“Heaven holds the faithful departed,” will be the last line going through your mind before “The Departed” departs on one of the most painfully satisfying storylines you will ever experience. ÿ
What is painful satisfaction? Imagine being thrown into the middle of the street by a husky Russian only to be flattened by a magical school bus (the satisfaction being that Samuel L. Jackson is the driver). Respected director Martin Scorsese has been the master of delivering such oxymoron emotions since he directed “Taxi Driver” in 1976 when he started getting the best actors in Hollywood to kill each other on-screen.
It’s no surprise then that his most brilliant works have always had something to do with a guy getting a bullet stylishly planted into his head. “The Departed” is Scorsese’s return to the days of “Casino,” “Taxi Driver” and “Goodfellas.” The film is evidence that no matter how contemporary a genre he basically founded becomes, he’ll always be the best at it. ÿ
Being that it’s a Scorsese-led film with a cast that most directors only dream of, the film’s plot is evidently a far cry from simplicity.
In its most basic form, however, “The Departed” is the story of two Boston cops, each with their own agenda and each with storylines just waiting to intersect with one another. Matt Damon plays a terribly unethical cop who thinks working for both the police department and Jack Nicholson’s Irish mafia is perfectly normal. On the other hand, Leonardo DiCaprio plays the heroic and honorable undercover cop who is assigned to be a mole in the Irish mafia. Damon is unaware of this, hence the conflict.
There’s a great deal of irony and engaging twists as Damon and DiCaprio’s parallel yet sometimes perpendicular storylines continue to evolve and eventually come together. Ultimately, Scorsese takes multiple climaxes, stomps them on your chest and ties the underlying theme of loyalty and faithfulness together with these multiple storylines beautifully. In other words, as always, it’s more than just a bullet planted in a head; it’s a really big bullet with “thematic” written all over it. ÿ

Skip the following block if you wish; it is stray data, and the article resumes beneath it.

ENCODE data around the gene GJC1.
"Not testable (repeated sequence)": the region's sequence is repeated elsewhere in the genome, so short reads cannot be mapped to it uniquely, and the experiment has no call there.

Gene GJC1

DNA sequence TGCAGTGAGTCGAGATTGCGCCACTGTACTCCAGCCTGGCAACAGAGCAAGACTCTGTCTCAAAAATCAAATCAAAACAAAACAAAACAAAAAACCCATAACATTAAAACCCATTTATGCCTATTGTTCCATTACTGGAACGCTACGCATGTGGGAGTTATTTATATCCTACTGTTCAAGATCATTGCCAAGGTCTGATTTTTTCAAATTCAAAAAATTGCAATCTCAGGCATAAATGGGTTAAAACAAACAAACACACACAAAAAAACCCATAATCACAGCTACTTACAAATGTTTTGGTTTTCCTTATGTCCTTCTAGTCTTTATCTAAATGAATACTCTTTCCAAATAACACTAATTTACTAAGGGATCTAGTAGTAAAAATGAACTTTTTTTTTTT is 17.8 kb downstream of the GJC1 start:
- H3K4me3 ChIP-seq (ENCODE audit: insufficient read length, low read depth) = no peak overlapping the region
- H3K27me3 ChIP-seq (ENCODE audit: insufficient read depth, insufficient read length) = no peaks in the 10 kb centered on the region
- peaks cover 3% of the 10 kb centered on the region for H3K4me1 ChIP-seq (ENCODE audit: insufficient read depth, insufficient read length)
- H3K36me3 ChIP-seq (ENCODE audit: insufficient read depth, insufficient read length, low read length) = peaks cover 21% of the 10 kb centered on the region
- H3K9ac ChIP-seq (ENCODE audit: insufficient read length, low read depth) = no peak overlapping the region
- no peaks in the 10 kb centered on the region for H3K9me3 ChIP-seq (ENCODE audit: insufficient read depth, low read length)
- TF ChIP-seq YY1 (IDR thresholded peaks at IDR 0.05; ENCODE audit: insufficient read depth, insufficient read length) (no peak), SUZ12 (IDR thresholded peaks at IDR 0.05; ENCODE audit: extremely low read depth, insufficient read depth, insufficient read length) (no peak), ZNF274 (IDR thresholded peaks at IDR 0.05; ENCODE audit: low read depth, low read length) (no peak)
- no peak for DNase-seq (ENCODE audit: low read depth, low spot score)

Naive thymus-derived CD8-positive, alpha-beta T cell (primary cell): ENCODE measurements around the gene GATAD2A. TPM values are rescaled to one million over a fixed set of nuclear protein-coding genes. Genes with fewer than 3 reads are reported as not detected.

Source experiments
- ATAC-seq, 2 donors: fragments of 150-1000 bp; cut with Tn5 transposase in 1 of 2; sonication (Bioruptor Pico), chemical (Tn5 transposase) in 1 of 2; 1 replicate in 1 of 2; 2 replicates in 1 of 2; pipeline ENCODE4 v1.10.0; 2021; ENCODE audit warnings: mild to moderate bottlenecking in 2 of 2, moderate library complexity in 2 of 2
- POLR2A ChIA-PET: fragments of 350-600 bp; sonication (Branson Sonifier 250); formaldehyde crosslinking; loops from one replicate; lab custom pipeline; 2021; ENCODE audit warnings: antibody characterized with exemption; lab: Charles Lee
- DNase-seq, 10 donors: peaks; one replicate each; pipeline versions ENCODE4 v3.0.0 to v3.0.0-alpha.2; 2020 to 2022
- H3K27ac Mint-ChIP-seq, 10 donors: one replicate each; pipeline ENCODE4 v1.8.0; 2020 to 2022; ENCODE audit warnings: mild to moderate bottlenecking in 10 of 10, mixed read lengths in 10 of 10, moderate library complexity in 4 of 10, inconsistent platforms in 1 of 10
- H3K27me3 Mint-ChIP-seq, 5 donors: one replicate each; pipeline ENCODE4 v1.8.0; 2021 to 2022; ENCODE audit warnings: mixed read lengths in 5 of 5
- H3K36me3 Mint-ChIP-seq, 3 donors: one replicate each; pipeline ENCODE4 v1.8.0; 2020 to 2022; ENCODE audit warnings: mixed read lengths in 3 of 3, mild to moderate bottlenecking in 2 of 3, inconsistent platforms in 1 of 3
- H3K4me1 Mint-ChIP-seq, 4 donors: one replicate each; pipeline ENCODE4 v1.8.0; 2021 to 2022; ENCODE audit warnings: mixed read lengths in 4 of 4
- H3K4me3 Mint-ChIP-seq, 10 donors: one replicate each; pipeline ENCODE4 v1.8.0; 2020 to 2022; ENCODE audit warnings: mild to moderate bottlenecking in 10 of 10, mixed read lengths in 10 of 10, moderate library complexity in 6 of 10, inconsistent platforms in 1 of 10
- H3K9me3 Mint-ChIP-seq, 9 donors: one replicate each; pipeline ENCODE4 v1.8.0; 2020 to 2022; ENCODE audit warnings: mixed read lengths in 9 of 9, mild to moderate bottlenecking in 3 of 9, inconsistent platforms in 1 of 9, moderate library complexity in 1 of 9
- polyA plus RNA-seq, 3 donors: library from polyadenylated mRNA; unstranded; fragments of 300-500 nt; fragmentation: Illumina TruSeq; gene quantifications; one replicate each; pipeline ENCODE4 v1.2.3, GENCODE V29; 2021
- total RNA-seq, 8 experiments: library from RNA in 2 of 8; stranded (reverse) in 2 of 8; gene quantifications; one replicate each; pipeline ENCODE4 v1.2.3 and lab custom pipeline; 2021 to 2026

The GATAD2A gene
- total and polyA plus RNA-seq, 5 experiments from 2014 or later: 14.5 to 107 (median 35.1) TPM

It was only natural that Scorsese would pick up DiCaprio again after he was nominated for an Oscar for “The Aviator,” but how he knew ol’ Leo would pull off a gritty Boston undercover cop still confuses me. Yet, “Titanic”-boy proved that with a little help from Hollywood’s “Gritty-O-Matic,” even handsome DiCaprio could be a badass in Boston. As for Damon, it’s only once every good San Francisco 49ers season that he plays the bad guy and “The Departed” will probably be his best antagonist performance for a long time. ÿ
The real standout doesn’t go to either of today’s pretty boys, but rather to the legendary Jack Nicholson. Seeing him in the best love/hate role he’s had since The Joker from “Batman” was probably the sole reason Scorsese took on the project (at least it should have been). Top it off with Mark Wahlberg in an unbelievably fitting role as a heroic, badmouthing Boston cop (despite Wahlberg’s real-life history of being arrested by them) and you’ve got a cast that was born for such a brilliant story. ÿ
But what makes it all one truly worthwhile package isn’t the fact that Scorsese’s name and a dozen others are flashing in bright lights all over it; the film works because Scorsese’s filmmaking soul and the cast’s untapped talent were injected into the film’s core. DiCaprio says it best half-way through the film with the line “I’m in the room with a mass murderer and my heart rate is jacked.but my hand is steady.” Scorsese skillfully creates a vicious Boston crime world with so much history. It tosses you in with casual, believable killers and all the while your heart is racing the Indy 500. But you’re stable, your hand is steady and you are fully aware of all that is happening around you in a world you don’t want to be in. “The Departed” is an experience. Period. ÿ
Despite a background love story that never quite goes anywhere and a runtime of 2 1/2 hours that will eat up your day, “The Departed” is easily one of the most ruthless, fast-paced and painfully satisfying films you will see this year. As for those wondering if it’s better than “Goodfellas” or “Casino,” stop asking stupid questions. It’s a Scorsese mafia film and as they say in Boston, “nuff said.”